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This article is from the Dictionary of North Carolina Biography, 6 volumes, edited by William S. Powell. Copyright ©1979-1996 by the University of North Carolina Press. Used by permission of the publisher. For personal use and not for further distribution. Please submit permission requests for other use directly to the publisher.

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Huggins, James Dwyre, Sr.

by Francis B. Dedmond, 1988

24 Aug. 1874–19 Apr. 1932

James Dwyre Huggins, Sr., teacher and educational administrator, was born near Camden, S.C., the son of Theodore Norwood and Martha Joy Huggins. While growing up on a farm, he injured one of his legs in his middle teens and for nearly a year was bedridden. For four years thereafter Huggins was an invalid, but when able to get about on crutches he returned to school until he obtained a teaching position near Lynchburg, S.C. Later, for a year, he attended Welch Neck High School (now Coker College) at Hartsville, S.C., before entering Catawba College, then located at Newton, N.C. When his old injury began to trouble him again, he went home for treatment and stayed to teach for one session near Clyde, S.C. Afterwards, he returned to Catawba where he received the bachelor's degree in 1903. From 1903 to 1905 he was principal of the Bethany, S.C., High School. Two years later he accepted a post in Boiling Springs, N.C., where he remained for the next quarter century.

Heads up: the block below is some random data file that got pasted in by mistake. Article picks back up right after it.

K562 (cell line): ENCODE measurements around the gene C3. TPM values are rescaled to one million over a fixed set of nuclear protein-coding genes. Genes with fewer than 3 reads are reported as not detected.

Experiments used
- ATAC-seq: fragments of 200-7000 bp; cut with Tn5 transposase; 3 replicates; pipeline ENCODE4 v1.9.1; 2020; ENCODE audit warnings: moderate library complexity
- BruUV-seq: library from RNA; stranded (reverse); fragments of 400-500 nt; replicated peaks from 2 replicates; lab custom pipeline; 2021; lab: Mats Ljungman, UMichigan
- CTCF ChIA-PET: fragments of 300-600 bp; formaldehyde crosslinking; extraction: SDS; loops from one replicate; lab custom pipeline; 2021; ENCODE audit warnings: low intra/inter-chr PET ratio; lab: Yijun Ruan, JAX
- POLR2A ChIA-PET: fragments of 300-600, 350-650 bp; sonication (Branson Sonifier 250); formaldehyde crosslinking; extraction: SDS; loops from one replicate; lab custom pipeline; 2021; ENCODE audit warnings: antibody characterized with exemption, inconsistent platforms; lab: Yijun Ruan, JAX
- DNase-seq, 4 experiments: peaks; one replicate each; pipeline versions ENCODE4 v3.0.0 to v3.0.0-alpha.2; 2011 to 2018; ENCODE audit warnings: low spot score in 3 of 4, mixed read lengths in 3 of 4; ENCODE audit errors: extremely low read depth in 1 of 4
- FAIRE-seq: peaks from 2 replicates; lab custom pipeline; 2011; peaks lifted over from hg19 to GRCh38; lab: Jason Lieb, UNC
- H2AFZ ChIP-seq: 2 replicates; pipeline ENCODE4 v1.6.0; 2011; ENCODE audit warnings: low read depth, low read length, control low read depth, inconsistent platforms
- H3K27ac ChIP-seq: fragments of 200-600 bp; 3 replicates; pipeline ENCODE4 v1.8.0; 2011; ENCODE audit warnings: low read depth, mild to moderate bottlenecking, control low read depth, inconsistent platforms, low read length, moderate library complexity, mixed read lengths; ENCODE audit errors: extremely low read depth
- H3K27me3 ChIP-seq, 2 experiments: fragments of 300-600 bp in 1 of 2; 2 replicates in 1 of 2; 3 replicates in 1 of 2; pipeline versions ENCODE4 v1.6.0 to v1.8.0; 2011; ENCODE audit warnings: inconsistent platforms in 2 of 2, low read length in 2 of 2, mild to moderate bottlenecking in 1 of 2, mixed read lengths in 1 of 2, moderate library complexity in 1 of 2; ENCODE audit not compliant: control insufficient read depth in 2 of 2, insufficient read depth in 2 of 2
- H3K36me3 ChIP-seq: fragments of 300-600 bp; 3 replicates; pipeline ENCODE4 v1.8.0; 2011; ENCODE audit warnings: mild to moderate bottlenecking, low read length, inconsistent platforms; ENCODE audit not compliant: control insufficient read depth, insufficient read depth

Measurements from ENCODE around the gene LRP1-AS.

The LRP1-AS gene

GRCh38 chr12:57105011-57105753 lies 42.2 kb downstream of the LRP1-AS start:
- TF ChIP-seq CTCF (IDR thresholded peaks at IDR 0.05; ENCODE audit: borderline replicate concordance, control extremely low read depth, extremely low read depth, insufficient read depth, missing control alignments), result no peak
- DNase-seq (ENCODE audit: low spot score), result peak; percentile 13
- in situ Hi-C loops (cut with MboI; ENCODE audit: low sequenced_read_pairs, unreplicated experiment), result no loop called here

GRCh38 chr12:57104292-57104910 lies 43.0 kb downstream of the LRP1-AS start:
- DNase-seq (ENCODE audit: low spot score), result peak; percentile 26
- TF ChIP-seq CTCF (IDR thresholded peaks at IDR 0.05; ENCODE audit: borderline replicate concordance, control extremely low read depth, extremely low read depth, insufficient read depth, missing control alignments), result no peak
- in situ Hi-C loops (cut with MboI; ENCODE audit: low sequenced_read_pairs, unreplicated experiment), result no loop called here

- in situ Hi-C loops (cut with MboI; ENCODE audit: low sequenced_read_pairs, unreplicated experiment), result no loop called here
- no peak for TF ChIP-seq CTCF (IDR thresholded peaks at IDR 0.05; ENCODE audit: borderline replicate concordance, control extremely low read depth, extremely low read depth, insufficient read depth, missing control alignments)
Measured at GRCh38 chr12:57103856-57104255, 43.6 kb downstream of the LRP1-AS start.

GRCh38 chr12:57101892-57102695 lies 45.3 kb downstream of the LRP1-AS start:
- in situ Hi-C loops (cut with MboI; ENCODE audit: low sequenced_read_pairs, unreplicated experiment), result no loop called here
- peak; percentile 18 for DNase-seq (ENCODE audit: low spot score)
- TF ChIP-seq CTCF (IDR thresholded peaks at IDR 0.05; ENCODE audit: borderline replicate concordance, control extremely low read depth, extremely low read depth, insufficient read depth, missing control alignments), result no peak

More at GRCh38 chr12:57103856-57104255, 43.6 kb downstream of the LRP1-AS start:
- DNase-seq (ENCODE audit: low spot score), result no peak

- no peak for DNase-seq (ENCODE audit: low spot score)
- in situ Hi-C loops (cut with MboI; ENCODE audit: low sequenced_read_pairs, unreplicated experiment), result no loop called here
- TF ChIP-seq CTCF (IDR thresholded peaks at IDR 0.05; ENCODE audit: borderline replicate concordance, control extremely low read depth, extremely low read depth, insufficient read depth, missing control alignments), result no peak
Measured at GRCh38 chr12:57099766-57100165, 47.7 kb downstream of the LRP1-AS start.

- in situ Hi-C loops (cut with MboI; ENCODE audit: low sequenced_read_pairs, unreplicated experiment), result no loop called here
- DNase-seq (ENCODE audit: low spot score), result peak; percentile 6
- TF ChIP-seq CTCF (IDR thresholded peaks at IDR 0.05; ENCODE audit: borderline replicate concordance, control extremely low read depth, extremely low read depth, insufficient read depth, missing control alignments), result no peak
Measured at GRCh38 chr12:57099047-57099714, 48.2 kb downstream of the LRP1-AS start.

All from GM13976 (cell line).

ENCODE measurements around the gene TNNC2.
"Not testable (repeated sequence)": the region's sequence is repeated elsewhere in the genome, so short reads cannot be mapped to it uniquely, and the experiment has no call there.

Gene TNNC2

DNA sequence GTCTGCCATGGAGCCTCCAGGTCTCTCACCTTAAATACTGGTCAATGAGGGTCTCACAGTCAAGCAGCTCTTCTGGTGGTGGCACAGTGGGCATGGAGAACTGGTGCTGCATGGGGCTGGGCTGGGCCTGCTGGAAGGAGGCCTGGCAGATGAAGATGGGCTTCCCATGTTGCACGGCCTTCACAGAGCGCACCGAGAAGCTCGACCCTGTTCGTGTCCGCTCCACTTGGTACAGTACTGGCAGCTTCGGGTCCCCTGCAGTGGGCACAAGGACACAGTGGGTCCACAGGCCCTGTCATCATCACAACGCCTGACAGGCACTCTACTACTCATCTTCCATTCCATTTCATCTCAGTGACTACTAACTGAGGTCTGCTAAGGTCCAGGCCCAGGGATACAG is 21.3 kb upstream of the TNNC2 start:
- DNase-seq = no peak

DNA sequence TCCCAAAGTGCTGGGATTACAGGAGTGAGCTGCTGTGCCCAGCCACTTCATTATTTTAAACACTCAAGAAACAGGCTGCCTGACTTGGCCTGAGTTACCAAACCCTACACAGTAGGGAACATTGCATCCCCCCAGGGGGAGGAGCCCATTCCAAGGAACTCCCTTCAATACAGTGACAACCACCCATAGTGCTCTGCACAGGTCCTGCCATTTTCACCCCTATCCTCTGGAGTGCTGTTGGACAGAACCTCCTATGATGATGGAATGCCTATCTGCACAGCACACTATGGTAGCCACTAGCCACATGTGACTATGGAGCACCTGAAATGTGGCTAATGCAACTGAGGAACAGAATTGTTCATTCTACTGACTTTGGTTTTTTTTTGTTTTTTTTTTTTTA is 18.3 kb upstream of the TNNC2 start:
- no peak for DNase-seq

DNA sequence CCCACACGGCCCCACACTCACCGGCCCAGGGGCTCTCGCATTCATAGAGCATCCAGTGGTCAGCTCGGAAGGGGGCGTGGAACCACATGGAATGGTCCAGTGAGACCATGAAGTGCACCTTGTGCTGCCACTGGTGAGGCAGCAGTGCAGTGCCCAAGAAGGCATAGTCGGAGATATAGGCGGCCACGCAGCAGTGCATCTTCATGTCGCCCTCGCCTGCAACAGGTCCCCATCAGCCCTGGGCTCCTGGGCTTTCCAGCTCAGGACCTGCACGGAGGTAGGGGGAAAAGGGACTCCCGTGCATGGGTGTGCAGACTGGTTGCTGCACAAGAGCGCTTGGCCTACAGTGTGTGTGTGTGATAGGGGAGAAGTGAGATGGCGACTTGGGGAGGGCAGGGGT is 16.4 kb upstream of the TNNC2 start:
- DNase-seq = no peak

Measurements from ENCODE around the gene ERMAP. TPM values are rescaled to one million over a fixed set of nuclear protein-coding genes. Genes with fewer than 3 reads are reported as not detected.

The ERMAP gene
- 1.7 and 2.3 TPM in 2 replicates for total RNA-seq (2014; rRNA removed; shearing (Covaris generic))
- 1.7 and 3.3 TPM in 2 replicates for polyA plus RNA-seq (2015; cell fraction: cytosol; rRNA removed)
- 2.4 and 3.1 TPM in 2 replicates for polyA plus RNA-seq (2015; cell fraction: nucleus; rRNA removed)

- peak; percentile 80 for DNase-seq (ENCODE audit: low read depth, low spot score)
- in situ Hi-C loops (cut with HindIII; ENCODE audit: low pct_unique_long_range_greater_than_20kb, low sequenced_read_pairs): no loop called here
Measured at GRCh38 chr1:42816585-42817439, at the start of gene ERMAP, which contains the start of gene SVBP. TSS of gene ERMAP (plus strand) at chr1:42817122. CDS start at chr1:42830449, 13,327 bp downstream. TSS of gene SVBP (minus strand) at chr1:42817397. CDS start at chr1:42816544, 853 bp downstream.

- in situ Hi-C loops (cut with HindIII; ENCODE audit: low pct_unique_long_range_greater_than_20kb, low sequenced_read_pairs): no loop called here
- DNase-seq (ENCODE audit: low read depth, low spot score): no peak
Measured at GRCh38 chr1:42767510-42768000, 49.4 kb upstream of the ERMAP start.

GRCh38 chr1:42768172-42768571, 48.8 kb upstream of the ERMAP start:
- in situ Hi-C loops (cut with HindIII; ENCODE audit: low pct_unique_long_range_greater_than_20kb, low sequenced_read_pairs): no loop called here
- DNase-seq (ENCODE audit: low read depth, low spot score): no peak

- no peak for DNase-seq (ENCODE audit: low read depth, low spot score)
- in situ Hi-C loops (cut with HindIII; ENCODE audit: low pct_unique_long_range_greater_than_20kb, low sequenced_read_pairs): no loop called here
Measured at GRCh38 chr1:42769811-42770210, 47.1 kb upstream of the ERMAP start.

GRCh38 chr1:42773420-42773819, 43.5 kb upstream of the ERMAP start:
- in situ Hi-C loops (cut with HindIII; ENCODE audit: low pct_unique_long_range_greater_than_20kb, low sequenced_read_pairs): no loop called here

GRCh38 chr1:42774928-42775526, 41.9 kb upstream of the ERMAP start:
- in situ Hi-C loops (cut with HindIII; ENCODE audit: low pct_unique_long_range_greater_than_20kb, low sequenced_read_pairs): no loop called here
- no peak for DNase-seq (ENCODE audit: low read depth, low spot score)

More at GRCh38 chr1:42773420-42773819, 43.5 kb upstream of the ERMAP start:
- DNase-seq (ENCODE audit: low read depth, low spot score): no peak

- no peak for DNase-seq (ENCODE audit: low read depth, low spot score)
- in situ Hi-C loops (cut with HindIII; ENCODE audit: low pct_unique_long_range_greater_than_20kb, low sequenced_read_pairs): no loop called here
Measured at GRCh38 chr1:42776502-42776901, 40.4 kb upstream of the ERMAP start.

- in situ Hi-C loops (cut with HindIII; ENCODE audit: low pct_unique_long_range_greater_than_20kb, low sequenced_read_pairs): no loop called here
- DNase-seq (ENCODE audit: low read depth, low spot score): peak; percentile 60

At a meeting on 10 July 1905 held in the First Baptist Church of Shelby, the board of trustees appointed by the Kings Mountain Baptist Association to select the site for a new denominational high school chose Boiling Springs. Not long after the ground-breaking ceremony early in the spring of 1907, Professor Huggins—as he came to be called—was hired as field agent until the school opened. However, at a meeting of the Boiling Springs High School board of trustees on 25 July 1907, he was elected principal and was authorized to select a faculty. Although the school building was not ready, classes began in October with 135 students, 4 teachers, and the principal. In the early summer of 1909, the board of trustees made Huggins and F. A. Brown, who taught mathematics and science, joint principals for a two-year term. By then enrollment had increased to 219. Yet, the board did not feel it could assume financial responsibility for the teaching staff. The principals agreed to do so, and to employ the teachers with the board's approval. This arrangement was short-lived, for in the summer of 1910 the two men resigned and the board appointed the Reverend J. M. Hamrick principal for the 1910–11 school year. Huggins consented to serve as assistant principal.